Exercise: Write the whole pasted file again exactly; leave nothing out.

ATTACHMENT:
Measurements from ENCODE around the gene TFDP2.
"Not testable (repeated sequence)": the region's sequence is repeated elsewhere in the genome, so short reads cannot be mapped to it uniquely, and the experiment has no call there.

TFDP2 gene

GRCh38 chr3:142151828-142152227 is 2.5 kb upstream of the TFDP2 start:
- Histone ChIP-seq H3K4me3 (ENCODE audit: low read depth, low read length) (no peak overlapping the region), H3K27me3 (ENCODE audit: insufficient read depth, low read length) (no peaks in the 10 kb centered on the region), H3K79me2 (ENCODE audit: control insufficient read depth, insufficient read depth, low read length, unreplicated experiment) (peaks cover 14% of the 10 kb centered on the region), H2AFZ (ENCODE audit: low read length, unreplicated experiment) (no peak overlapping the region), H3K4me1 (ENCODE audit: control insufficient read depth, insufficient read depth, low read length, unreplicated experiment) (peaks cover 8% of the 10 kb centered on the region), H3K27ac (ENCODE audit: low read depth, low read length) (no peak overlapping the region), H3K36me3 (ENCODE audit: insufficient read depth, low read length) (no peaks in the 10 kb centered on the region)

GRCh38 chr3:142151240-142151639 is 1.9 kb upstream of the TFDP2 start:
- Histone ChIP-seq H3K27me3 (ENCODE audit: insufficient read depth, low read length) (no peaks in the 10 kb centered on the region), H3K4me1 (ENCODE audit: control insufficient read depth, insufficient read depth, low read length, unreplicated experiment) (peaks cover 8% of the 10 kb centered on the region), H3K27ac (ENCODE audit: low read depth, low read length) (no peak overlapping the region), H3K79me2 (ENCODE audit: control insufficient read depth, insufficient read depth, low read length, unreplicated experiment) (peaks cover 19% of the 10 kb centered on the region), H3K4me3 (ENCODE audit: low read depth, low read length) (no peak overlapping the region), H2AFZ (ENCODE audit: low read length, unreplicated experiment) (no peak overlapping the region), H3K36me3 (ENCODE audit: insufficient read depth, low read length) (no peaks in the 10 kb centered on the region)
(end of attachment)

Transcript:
Measurements from ENCODE around the gene TFDP2.
"Not testable (repeated sequence)": the region's sequence is repeated elsewhere in the genome, so short reads cannot be mapped to it uniquely, and the experiment has no call there.

TFDP2 gene

GRCh38 chr3:142151828-142152227 is 2.5 kb upstream of the TFDP2 start:
- Histone ChIP-seq H3K4me3 (ENCODE audit: low read depth, low read length) (no peak overlapping the region), H3K27me3 (ENCODE audit: insufficient read depth, low read length) (no peaks in the 10 kb centered on the region), H3K79me2 (ENCODE audit: control insufficient read depth, insufficient read depth, low read length, unreplicated experiment) (peaks cover 14% of the 10 kb centered on the region), H2AFZ (ENCODE audit: low read length, unreplicated experiment) (no peak overlapping the region), H3K4me1 (ENCODE audit: control insufficient read depth, insufficient read depth, low read length, unreplicated experiment) (peaks cover 8% of the 10 kb centered on the region), H3K27ac (ENCODE audit: low read depth, low read length) (no peak overlapping the region), H3K36me3 (ENCODE audit: insufficient read depth, low read length) (no peaks in the 10 kb centered on the region)

GRCh38 chr3:142151240-142151639 is 1.9 kb upstream of the TFDP2 start:
- Histone ChIP-seq H3K27me3 (ENCODE audit: insufficient read depth, low read length) (no peaks in the 10 kb centered on the region), H3K4me1 (ENCODE audit: control insufficient read depth, insufficient read depth, low read length, unreplicated experiment) (peaks cover 8% of the 10 kb centered on the region), H3K27ac (ENCODE audit: low read depth, low read length) (no peak overlapping the region), H3K79me2 (ENCODE audit: control insufficient read depth, insufficient read depth, low read length, unreplicated experiment) (peaks cover 19% of the 10 kb centered on the region), H3K4me3 (ENCODE audit: low read depth, low read length) (no peak overlapping the region), H2AFZ (ENCODE audit: low read length, unreplicated experiment) (no peak overlapping the region), H3K36me3 (ENCODE audit: insufficient read depth, low read length) (no peaks in the 10 kb centered on the region)